When it occurred to me to post what I regard as a useful tip, there was no intention of starting (or participating in) any discussion. (I simply don't have the time to keep "ping-ponging" remarks and replies.) However, the tip that I offer has been so very fruitful, that I feel it would be a crime not to post about it.Many years ago after an X-ray examination, a doctor advised me that there was a condition in the neck called spondylitis. When I turned my head, it felt stiff and was painful, and I believed it would stay in that condition for the rest of my life. However, about twenty years ago, I acquired my first computer and was able to gain access to information very easily. By chance, I came across a page about the exercise known as neck circles (or neck-rolls etc.), and gave it a try, thinking that it might loosen up my neck. After many years of doing these neck rolls, I am able to report that (several years ago) a remarkable improvement in my neck occurred. Now, I can turn, or roll, my head as much as and for as long as I like, with not the slightest stiffness or discomfort, much less pain! Now, anyone that would like to try this exercise should consult the Internet before doing so, because there are caveats about the practice. Done wrongly, it is a potential source of damage to the neck. I should say that I had been doing it for years (with no ill-effects) before I learned about its dangers, so perhaps the cautions are just published as a matter of principle, rather than because injury might easily occur. As I found, it is possible to be too cautious.Readers may wonder why information about neck-rolls should be posted on a Buddhist forum. Let me continue, and judge for yourself.Over several years, I discovered that a session of neck-rolling (while sitting in bed with my wife, after coffee) had a very marked effect on "my" state. By this, I mean that, many, many times (in fact, nearly every time a session occurred), a spontaneous state of meditation would arise. Many times, my wife would leave me sitting there (seemingly in a trance, but really, very much awake), and go about her business, knowing that I would not rise for at least half an hour. On occasion, these sessions last much longer, but one's breakfast cannot be left for too long on the kitchen table, and it becomes necessary for me to reluctantly break off the meditation, and rise. Many are the times, after a session of neck-rolling, when a state of heightened consciousness will occur. Whether there is any lasting benefit from these sessions, I cannot say. However, I am profoundly grateful for them. They strengthen my faith in invisible forces, and the exercises certainly have brought about insights that would not have arisen through merely thinking about the dharma.Though what is written above is perfectly true, I used to wonder why it happened. I have heard of the Dervishes that rotate at dizzying speed, then go into a trance. There also is the remark made by R.W. Emerson, who, in one of his essays (I don't remember which), referred to a sect of his times (also, the name of this Christian sect escapes me), who had a practice of doing what he called a "Bruin-dance" ("shuffling about" — as he put it — and dancing as captive bears were trained to dance, I presume), and who, by this practice, brought about some kind of spiritual state. (I have tried to find out more about this sect, and the dance, but without success. I cannot even find out in which essay of Emerson's the reference to it is.) I read the essay many, many years ago. May blessings be on Ralph Emerson!The mind (consciousness) and the body are linked — there is no doubt about that. (I think of breathing exercises and yoga.) All the same, it is rather strange that valuable meditational states can arise in the way I describe. I hope others may find this information helpful.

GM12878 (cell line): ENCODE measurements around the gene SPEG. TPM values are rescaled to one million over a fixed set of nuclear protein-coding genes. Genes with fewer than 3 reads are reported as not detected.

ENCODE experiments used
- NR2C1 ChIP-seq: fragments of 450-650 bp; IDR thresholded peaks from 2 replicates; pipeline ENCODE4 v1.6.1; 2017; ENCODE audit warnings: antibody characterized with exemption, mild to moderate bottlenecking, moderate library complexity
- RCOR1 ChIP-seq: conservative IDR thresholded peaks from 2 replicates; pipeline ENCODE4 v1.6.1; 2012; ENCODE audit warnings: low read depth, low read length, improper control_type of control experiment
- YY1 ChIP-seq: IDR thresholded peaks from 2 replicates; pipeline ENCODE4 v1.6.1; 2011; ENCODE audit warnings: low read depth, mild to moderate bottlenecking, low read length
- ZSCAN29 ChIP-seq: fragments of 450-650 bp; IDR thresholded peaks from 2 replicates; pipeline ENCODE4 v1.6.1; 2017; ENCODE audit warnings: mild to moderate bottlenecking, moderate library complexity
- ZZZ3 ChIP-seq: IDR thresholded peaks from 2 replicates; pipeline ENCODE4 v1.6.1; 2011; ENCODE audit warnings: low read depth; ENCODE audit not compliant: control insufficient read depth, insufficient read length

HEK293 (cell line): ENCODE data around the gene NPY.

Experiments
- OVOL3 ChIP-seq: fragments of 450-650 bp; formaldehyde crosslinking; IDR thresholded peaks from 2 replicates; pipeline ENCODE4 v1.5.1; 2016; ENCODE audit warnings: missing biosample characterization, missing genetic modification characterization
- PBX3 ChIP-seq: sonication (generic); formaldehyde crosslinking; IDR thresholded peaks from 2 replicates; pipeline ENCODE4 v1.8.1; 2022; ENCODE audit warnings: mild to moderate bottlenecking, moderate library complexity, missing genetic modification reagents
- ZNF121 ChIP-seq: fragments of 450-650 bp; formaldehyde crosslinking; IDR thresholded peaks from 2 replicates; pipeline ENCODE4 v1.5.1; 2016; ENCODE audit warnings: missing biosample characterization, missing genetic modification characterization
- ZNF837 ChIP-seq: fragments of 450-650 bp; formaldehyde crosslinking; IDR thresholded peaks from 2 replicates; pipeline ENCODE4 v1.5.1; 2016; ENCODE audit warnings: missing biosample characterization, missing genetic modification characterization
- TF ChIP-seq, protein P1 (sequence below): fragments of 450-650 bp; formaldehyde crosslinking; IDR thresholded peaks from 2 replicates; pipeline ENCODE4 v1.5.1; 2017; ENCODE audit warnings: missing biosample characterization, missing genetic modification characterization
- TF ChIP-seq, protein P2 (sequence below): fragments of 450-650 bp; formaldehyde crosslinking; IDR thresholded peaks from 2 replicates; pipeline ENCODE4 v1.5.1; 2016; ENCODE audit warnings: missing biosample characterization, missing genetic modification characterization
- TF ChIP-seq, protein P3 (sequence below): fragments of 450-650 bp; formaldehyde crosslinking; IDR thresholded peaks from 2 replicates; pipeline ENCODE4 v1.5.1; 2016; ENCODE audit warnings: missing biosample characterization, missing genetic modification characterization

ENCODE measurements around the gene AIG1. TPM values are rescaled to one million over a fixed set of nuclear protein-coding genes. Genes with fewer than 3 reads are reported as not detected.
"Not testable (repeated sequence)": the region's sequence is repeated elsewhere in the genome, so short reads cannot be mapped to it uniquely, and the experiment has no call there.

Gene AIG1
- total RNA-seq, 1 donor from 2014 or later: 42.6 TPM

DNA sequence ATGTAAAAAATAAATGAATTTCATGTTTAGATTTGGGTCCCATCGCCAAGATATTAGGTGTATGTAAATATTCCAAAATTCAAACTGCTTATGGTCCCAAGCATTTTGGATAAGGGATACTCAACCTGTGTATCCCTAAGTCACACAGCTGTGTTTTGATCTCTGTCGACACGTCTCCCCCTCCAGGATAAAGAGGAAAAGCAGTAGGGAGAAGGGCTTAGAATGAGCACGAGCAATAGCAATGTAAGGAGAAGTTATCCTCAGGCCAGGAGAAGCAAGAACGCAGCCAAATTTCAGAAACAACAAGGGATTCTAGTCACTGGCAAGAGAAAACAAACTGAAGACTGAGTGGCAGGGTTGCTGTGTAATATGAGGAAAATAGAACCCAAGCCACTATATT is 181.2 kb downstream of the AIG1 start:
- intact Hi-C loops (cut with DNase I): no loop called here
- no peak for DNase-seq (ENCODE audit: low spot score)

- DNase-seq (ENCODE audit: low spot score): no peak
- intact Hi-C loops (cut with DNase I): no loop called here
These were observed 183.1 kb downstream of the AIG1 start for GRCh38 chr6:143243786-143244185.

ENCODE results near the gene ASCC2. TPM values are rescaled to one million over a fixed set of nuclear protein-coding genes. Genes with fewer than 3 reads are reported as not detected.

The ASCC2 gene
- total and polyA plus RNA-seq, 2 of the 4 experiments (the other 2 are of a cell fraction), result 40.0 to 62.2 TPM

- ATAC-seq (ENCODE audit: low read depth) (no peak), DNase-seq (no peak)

Edward, modified 4 Months ago at 10/23/23 11:09 AM